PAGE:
By Fred Topel | Image property of 20th Century Fox
Baz Lurman is usually good at playing with archetypes. I mean, you don’t get much more archetypal than Shakespeare, and Moulin Rouge's characters only serve the style of the piece. Alas, he has finally found a genre where archetypes just aren't enough.
Australia follows all the rules of epic movies: country-spanning vistas, tumultuous romance, historical impact. It just has no emotion. The intensity of the action scenes doesn't really bring the one dimensional characters together. Boy, I really never thought I'd be holding up Speed as the high watermark for relationships through circumstances.
I had hope that the film was going to play with things, because when the prim and proper aristocrat gushes to whimsical music, they kind of throw it in her face. That's the only time the film sort of winks at its own indulgence though.
Otherwise, it's happy to revel in the phony antagonism leading to phony attraction. I mean, to pay quaint homage to the genre is expected but at least do it with the same heart and spirit. You don't even buy the hate part because they're already telegraphing the three act journey. Yeah, they're a hot couple but I really don't care when it gets rocky.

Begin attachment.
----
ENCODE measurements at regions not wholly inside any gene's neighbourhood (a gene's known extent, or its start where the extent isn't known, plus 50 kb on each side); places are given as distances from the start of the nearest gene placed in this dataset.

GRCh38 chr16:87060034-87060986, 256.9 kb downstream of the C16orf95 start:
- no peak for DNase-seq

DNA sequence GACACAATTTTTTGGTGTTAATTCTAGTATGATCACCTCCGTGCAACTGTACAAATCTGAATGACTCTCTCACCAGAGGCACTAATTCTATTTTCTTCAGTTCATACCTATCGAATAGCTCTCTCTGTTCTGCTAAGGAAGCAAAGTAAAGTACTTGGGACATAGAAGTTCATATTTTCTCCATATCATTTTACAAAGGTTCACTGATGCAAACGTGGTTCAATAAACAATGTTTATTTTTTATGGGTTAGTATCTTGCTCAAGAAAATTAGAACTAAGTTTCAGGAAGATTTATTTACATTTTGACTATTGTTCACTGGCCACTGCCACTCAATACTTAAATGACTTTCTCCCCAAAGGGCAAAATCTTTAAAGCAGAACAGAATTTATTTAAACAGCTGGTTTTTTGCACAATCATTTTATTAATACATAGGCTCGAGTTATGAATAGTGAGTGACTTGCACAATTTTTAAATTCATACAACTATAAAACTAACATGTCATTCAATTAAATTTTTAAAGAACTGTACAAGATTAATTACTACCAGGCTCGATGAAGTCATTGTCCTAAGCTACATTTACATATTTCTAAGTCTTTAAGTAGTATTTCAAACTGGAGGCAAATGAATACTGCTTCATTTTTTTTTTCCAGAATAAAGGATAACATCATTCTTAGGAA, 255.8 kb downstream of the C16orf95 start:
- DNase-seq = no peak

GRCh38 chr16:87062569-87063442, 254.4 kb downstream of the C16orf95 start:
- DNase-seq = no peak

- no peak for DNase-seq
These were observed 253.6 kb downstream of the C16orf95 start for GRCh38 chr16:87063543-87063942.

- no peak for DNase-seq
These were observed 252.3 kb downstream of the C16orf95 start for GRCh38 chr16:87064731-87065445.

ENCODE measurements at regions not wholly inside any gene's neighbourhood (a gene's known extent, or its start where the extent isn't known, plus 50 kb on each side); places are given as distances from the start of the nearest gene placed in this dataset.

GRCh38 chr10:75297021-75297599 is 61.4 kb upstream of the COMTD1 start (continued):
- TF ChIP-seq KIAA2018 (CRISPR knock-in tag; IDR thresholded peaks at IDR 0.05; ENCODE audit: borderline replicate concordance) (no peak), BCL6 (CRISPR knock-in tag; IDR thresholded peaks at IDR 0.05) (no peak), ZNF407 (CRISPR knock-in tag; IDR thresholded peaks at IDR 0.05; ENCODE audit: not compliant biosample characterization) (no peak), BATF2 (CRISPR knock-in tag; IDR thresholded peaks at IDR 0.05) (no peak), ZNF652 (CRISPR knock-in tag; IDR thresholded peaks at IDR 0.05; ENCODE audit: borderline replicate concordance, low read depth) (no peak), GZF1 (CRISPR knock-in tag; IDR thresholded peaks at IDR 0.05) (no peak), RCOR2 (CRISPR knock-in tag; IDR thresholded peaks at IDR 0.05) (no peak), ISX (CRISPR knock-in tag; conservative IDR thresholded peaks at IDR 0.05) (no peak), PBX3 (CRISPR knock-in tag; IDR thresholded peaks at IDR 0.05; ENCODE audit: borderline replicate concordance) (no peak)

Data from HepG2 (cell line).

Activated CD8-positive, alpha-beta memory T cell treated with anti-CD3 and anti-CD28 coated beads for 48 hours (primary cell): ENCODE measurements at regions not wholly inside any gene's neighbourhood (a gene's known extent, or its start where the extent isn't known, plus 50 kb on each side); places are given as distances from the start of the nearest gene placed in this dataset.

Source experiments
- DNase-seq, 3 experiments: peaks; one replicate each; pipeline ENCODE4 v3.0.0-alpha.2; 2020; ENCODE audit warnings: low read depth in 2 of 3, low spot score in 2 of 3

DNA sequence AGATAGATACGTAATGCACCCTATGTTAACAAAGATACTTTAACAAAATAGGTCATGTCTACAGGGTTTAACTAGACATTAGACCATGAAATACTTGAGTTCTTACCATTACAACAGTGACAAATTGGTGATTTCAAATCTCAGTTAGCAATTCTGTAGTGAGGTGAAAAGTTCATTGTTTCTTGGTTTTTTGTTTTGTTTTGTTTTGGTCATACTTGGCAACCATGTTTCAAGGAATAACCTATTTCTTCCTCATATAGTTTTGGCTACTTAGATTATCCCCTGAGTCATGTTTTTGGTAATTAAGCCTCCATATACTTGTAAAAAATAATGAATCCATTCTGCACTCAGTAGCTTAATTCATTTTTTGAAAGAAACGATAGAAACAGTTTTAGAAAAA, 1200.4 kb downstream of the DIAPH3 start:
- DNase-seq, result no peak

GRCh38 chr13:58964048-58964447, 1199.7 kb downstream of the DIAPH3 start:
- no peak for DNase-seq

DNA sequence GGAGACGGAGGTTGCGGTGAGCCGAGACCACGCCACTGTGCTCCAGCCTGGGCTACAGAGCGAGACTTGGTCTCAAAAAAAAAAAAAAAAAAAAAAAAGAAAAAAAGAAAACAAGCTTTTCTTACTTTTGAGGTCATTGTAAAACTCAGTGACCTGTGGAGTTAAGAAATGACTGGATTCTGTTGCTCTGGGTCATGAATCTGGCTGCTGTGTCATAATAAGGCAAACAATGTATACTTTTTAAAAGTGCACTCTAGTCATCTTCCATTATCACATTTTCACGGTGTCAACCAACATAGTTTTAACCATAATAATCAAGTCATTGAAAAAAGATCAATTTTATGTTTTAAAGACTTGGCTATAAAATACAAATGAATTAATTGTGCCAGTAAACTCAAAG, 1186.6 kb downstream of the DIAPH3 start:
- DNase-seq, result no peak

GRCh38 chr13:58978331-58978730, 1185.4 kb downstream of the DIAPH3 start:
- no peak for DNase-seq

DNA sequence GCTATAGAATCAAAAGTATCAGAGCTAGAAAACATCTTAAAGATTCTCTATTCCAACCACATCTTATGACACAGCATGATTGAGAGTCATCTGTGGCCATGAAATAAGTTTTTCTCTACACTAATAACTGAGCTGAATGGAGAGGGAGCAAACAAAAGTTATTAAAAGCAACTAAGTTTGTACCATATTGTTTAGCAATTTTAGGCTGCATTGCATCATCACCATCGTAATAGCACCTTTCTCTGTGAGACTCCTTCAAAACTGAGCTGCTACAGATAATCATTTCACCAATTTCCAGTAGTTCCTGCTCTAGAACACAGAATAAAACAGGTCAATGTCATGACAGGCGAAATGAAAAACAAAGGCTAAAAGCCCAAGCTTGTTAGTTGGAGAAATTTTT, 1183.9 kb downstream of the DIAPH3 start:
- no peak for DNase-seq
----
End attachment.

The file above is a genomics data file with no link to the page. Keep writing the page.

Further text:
The politics of cattle barons is really kind of boring. There are some rousing stampede action scenes with a few more nuances brought to life via CGI. Back in the old days, they would have had to really throw a cow off a cliff. Still, it's City Slickers. I mean, come on. The war stuff is totally crammed in because all epics have wars. The story could easily resolve before then.
It definitely feels like the film is long just for the sake of being long. They could easily tell the story in two hours. They just make extra stuff happen to qualify as epic. It's still better than The Assassination of Jesse James because there's stuff to look at, but it also mistakes length for importance.
The villain it really evil for absolutely no other reason but because he wants to be evil. There's no self-justification. He's just like, "This is gonna suck for you but I'm gonna enjoy it."
The film will definitely look way better on Blu Ray than it does in theaters. On screen it looks dry, faded and hazy. On blu Ray you'll see the grains of sand in the epic desert or the lavish colors of the plantation. On screen you can barely see the crust on the hull of a boat.
And I'm sorry, the kid's name is Nallah? That just makes me think of Nala from The Lion King, which is a much more emotional, heartfelt desert epic. And that was constructed by the Disney corporation!